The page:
Subhojit Roy 

Subhojit Roy, MD, PhD 

Associate Professor


Contact Information

Basic Sciences Building
Room 1030A

Phone:: 858-822-0125

Lab Website:

Mailing Address:
9500 Gilman Drive
MC 0612
La Jolla, CA 92093-0612

Dr. Roy received his PhD in Cell Biology at Temple University (Philadelphia), as a student of Mark Black. After graduate and postgraduate medical training in Pathology/Neuropathology at the University of Pennsylvania (also in Philadelphia), he joined UCSD in 2008 and is currently an Associate Professor with joint appointments in Pathology and Neurosciences.

The Roy Lab employs a variety of techniques – ranging from single-cell optics to examination of the human brain – to resolve outstanding questions in neurobiology and neuropathology. Specific areas of interest are “slow axonal transport” – a mechanism known to convey ‘soluble/cytosolic’ proteins along axons (as opposed to membrane-bound proteins moving as vesicles). Slow transport is very poorly understood, compared to well-studied mechanisms that carry vesicles in “fast axonal transport.” The Roy Lab has developed new optical tools to visualize soluble slow transport – click the “publications” tab for more.

A second major area of interest is to uncover specific cell-biologic mechanisms that lead to key pathophysiologic events related to Alzheimer’s and Parkinson’s diseases. The general approach is to develop high-fidelity neuronal model-systems that accurately capture key aspects of pathophysiology; generate predictions using these systems; and then ask focused questions in mouse-models and human brains to see if the predictions hold up. So far this approach has uncovered novel aspects of alpha-synuclein, APP and BACE pathobiology.

See the “Video abstract” (Neuron) for an example of this approach:
Click on the “publications” tab for more information.

Dr. Roy also shares clinical Neuropathology responsibilities at UCSD hospitals and the UCSD Alzheimer’s Disease Research Center (ADRC). He is also a reviewer for several journals including Journal of Neuroscience and Neuron and has given invited talks in many national and international venues. The Roy Lab is funded by grants from the NIH and private foundations.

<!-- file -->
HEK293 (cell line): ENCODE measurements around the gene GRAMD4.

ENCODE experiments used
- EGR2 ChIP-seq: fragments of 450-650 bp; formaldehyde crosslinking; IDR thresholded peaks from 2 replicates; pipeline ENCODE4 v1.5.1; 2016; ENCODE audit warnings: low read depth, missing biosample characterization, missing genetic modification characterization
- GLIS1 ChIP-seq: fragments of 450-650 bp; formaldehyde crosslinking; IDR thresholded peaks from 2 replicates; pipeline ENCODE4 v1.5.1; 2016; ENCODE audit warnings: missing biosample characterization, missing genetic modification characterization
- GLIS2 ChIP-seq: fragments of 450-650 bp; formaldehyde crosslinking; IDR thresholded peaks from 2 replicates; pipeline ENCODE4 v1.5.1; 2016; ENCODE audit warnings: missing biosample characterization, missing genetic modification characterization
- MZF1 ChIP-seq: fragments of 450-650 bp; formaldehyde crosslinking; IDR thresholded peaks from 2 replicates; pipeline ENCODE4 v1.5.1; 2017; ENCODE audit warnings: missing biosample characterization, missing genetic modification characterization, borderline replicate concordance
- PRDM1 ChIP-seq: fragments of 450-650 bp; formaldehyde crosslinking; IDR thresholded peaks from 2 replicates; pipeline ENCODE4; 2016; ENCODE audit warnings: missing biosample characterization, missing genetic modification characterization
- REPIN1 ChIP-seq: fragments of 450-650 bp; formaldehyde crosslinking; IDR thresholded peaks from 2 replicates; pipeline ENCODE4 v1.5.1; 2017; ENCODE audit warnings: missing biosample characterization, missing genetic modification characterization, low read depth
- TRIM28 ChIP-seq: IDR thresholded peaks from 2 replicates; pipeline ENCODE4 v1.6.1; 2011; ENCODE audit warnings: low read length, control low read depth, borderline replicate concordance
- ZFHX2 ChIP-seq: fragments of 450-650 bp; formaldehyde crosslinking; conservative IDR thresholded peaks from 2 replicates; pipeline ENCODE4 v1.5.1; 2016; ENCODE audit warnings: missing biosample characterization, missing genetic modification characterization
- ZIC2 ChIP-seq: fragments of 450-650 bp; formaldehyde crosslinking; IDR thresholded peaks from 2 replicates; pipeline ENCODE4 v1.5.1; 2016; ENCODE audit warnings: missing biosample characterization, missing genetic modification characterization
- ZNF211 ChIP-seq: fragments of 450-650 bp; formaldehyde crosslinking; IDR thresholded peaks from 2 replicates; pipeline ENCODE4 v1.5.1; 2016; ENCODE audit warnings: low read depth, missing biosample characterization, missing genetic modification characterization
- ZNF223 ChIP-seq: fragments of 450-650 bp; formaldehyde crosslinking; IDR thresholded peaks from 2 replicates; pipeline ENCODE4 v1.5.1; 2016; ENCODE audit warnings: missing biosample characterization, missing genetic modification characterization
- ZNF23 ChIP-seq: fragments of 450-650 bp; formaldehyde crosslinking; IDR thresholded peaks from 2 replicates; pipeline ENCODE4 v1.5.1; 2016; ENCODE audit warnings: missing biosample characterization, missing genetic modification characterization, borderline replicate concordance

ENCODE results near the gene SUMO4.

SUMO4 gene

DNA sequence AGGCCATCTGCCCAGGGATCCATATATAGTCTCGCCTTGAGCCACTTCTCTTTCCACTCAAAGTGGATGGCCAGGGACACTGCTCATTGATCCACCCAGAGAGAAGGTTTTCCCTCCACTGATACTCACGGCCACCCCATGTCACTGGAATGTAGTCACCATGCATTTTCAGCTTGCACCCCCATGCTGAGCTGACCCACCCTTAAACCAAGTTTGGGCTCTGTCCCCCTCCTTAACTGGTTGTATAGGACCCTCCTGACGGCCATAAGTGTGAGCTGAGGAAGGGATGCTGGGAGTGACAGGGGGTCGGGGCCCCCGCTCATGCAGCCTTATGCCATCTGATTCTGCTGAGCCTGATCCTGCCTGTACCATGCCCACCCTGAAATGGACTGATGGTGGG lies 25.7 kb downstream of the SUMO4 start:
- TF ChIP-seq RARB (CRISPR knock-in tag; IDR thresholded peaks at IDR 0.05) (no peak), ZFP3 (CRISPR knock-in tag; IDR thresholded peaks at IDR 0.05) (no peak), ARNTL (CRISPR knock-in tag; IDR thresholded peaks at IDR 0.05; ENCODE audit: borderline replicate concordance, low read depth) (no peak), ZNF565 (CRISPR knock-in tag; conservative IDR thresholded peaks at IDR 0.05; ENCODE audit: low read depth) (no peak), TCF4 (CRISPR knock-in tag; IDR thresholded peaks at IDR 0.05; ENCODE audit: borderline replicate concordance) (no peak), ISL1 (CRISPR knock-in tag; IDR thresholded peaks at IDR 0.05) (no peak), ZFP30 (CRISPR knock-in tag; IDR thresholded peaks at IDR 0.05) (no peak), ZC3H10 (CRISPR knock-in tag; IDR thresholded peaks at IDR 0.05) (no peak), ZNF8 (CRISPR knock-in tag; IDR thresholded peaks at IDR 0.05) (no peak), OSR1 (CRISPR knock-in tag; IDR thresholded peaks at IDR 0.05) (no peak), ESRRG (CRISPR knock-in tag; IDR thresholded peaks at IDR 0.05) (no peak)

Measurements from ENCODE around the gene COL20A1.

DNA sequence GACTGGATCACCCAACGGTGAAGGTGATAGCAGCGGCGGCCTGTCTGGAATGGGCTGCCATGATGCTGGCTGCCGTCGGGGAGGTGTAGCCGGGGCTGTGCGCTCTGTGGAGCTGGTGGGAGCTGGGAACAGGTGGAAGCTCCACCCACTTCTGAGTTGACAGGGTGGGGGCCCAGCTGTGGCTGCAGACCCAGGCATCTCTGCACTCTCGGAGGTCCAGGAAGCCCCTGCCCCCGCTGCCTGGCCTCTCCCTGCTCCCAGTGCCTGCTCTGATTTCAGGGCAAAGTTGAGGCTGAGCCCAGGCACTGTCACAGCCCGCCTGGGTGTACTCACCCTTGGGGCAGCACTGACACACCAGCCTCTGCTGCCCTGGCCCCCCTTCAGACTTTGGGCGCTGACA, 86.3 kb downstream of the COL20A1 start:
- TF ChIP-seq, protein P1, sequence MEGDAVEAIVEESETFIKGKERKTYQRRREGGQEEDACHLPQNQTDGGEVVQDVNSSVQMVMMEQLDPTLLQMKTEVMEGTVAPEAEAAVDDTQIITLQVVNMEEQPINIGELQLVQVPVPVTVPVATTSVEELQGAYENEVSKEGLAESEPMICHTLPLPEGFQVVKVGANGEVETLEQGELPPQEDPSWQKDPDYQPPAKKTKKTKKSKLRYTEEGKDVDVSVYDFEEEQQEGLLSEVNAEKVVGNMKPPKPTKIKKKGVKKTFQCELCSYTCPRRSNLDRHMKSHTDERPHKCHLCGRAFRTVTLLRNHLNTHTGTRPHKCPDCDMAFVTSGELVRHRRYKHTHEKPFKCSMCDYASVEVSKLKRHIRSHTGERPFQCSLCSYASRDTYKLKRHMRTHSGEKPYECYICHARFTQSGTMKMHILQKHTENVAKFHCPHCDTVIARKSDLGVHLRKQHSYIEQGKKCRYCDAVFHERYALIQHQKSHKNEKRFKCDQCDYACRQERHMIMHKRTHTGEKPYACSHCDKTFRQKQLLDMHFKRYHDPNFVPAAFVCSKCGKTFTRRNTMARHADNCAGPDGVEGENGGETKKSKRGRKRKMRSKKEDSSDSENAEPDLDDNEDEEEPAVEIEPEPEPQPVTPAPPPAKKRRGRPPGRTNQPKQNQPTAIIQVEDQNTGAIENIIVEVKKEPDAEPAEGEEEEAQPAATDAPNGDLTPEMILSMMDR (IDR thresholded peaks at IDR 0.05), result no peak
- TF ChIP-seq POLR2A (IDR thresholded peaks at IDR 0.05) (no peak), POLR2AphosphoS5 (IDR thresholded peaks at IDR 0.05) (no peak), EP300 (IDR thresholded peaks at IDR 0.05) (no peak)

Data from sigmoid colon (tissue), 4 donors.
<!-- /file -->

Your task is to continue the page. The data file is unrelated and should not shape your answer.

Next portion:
For more details and updated information, please visit


Representative List

Slow Axonal Transport:

Mechanistic logic underlying the axonal transport of cytosolic proteins. Scott D, Das U, Tang Y and Roy S. Neuron May 2011 12;70(3):441-54. 
* Preview: "The Curious Case of the Soluble Protein". Brady, ST. Developmental Cell. 2011 May 17;20(5):581-2.

 A simple photoactivation and image-analysis module for visualizing and analyzing axonal transport with high temporal resolution. Roy S, Yang Ge, Tang Y and Scott D. Nature Protocols, 2011 Dec 15;7:62-8                                          
Tang Y, Scott D, Das U, Gitler D, Ganguly A, and Roy S. (2013) Fast vesicle transport is required for the slow axonal transport of synapsin. Journal of Neuroscience, 33(39):15362-15375.   
* Recommended in F1000Prime, 08 Oct 2013;

Seeing the Unseen: the hidden world of slow axonal transport. Roy, S. (2013) The Neuroscientist (Review) Aug 2. [Epub ahead of print].

Cell Biology of Neurodegenerative diseases:

Das U, Scott D, Koo EH, Tang Y and Roy S. (2013) Activity-induced convergence of APP and BACE-1 in acidic microdomains via an endocytosis-dependent pathway. Neuron, 79(3):447-60.
* Recommended in F1000Prime, 08 Sep 2013;
* Featured ‘video abstract’ in Neuron:

Alpha-synuclein inhibits inter-synaptic vesicle mobility and maintains recycling pool homeostasis. Scott D and Roy S. Journal of Neuroscience, July 25; 32(30):10129-35.
* Featured cover illustration   

A pathologic cascade leading to synaptic dysfunction in α-synuclein-induced neurodegeneration (2010). Scott D, Tabarean I, Tang Y, Cartier A, Masliah E, Roy S. Journal of Neuroscience Jun 2010 16;30(24):8083-95.                    

For full list and updated information, please visit

"The science of living things is the science of movement and transformation." We subscribe to this view, attributed to Leonadro da Vinci. The Roy Lab is generally interested in neuronal trafficking and transport, including axonal transport and trafficking of proteins at synapses.

Focus areas:

  1. Cell biology of neuronal trafficking/transport: Due to their complex geometry and finite sites of bulk protein synthesis (perikarya), neurons have evolved elaborate transport and trafficking machineries to deliver proteins into axons and dendrites. How are somatically-synthesized proteins delivered to their appropriate sites, and then retained there (for example at the synaptic terminal)? Knowledge into the biology of this process is critical to our understanding of neuronal form and function.
  2. Cell biology of neurodegeneration: There is general consensus that that amyloid-beta and tau are key proteins involved in Alzheimer's disease, and that alpha-synuclein is intimately involved in Parkinson's disease (whether they are pathogenic or not). Yet, a major gap in our understanding relates to the precise pathways by which these proteins induce neuronal dysfunction, particularly initiating mechanisms, and how/where the various pathologic proteins operate in a given pathologic cascade. We believe that these questions can be answered by high-fidelity cellular models that accurately capture key pathologic features of these diseases; for example, synaptic dysfunction. Click on the “publications” tab for more information.
    Techniques: Advanced live imaging of protein trafficking in neurons, image-analysis, immunofluorescence, biochemistry, proteomics/bioinformatics and data-driven computational modeling.

For more details and updated information, please visit